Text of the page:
It consists of a bucket, sea water and a plunger. When washing machines are not available, this is how we will wash our clothes, etc. This is the first time I’ve used it, so I don’t know yet how well it will work. The process goes like this: I pour an itsy bit amount of soap in the bottom of a bucket (we have a five gallon cat liter bucket – perfect size) then I get sea water with our two gallon blue bucket on a rope from the ocean pouring it in to the washing bucket. I submerge my items – in this case I was washing towels – and begin to plunge away (quite vigorously, I learned). Then I take the items out.  I change the water after each set of items because I can clearly see it was dirty. Once everything is soap down I repeat the process without soap. This is the salt water rinse. The third step is to rinse again only this time with fresh water. The fresh water rinse does not require as much agitation or the plunger. I simply dip a few times to rinse the salt water as best as possible and wring.
The final step is to hang the items on the life line to dry. Washing in the morning is best: it’s not as hot and the sun comes will be out all day to beat down and dry the washed items. I found that it can be somewhat back breaking and I certainly get a good workout from it. I have to say though it’s a neat idea and better then wearing dirty underwear – hahaha – had to throw that in there. Oddly enough we didn’t get the idea from the sailing blogs or other sailors. We got the idea from a lady who owned a small dollar store in Florida. I was in there buying a potato peeler (mine broke) she somehow recognized that we were sailors and showed me this plunger she made calling it the sailors washing machine. Just a regular ole toilet plunger with holes drilled  around the top so water and spit through as item are being agitated. I don’t know if she was joking or not, but we bought it. I’d say it seems to have worked except for one problem – it broke during the tail end of my cycle. The plunger was of cheap dollar store quality and we probably need one of those heavy duty black ones. Just another thing to add to our shopping list.

There are several sunken boats next to where we are anchored. Jimi snorkeled them, as I walked to old concrete dock and took pictures. It looks like there are three ships that sunk next to the dock.

We spoke with a Marine Wild Life Officer who told us the boats were derelict and left by their owners. As you can see from the pictures, parts of them are above the water level. Jimi took some underwater video while he was snorkeling. Also, washed up on the beach are a couple more large boats left for dead. The water is super clear – at least 30 feet deep and we can see right to the bottom.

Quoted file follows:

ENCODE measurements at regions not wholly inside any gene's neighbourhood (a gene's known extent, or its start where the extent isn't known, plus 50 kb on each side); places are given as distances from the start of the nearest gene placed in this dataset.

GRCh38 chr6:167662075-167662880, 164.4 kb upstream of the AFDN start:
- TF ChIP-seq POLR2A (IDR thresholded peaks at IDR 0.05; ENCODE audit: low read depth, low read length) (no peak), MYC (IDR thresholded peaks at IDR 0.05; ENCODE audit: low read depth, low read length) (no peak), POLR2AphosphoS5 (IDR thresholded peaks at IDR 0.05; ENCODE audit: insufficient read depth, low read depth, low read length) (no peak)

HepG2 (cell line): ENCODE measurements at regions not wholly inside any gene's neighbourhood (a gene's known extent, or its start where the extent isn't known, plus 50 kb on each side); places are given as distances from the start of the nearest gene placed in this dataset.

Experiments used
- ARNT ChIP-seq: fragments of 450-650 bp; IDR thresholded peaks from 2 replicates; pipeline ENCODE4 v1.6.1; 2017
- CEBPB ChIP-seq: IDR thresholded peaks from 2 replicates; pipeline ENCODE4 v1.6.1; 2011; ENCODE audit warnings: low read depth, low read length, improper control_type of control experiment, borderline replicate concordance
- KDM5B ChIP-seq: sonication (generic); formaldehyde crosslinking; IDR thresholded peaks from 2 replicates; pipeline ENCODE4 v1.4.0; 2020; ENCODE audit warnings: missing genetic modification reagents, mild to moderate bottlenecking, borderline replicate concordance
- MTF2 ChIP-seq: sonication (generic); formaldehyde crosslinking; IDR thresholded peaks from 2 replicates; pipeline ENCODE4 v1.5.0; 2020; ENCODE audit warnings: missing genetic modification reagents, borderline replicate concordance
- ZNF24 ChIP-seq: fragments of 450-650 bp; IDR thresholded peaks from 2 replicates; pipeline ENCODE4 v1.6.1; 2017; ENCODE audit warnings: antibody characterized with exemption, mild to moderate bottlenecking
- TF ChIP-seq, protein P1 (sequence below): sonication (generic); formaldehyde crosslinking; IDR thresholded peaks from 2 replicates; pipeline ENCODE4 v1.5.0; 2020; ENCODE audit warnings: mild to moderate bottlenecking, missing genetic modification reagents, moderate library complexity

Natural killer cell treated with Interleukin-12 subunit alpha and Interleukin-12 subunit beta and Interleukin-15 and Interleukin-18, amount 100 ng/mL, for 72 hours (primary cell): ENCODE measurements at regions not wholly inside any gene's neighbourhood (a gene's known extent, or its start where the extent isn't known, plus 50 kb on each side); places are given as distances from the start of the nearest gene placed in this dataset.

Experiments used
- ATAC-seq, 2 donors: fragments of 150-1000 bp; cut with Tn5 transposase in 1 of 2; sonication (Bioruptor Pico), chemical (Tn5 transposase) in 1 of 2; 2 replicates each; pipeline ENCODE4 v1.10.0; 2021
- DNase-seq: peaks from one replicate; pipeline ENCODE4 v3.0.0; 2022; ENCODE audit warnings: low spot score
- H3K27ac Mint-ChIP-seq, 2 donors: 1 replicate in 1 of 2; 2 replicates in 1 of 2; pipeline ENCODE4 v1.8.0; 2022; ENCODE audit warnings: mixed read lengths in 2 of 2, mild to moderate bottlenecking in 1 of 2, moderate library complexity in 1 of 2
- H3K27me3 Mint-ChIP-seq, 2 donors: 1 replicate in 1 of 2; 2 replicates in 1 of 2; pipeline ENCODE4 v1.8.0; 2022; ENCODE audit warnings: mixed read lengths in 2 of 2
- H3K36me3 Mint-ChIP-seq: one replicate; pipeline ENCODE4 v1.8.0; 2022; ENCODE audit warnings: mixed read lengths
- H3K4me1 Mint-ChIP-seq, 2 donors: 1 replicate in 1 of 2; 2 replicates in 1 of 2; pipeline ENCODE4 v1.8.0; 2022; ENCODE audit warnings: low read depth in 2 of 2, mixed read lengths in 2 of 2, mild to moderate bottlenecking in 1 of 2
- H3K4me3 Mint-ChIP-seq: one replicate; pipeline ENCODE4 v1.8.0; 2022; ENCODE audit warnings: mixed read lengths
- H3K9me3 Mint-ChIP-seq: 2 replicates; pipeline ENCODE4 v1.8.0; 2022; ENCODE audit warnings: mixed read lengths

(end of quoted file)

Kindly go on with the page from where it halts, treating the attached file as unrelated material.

A large Ray swimming near the sunken ships was at least four feet wide and large barracuda up to five feet in length were seen. Both took off when they saw Jimi snorkeling. We stopped to talk to a lady fishing off the old dock. She showed us several small fish she caught and was again quite friendly. She gave us some tips on fishing and what’s good to eat.

Jimi changed the prop on Sanibel. We’ve never had the correct size, but we have a smaller prop and a larger prop. Since our launch, we’ve used the smaller prop. Jimi decided to change it out for  the larger one to see what kind of results we get. The hope is for a quicker reaction, better steerage, and possible faster speed. Sanibel’s top hull speed is seven knots.

Good news involving a phone number for us. As long as we have an internet connection, we will have a phone through Google voice: you can call us or we can call you. I believe we have texting capability too. Right now the service is free, but eventually Google will begin charging. We have already been able to check in with Jeff, Jennifer and my parents. It works beautifully. The number is 303.351.2324.

Here’s a bit of trivia for you: Amateurs like Richard Tyrell McMullen pioneered yacht cruising and inspired others through their example. McMullen sailed thousands of miles around the British Isles  from 1850 and died at the helm of his yacht in 1891. Other pioneers include London barrister John Macgregor, who cruised in a small sailing canoe, and American Joshua Slocum, who, in 1898, aboard the 35-ft Spray, became the first person to singlehandedly circumnavigate the globe.

Be sure to watch the underwater video Jimi made; it’s really cool.

Happy sailing and love everybody!
Lorie & Jimi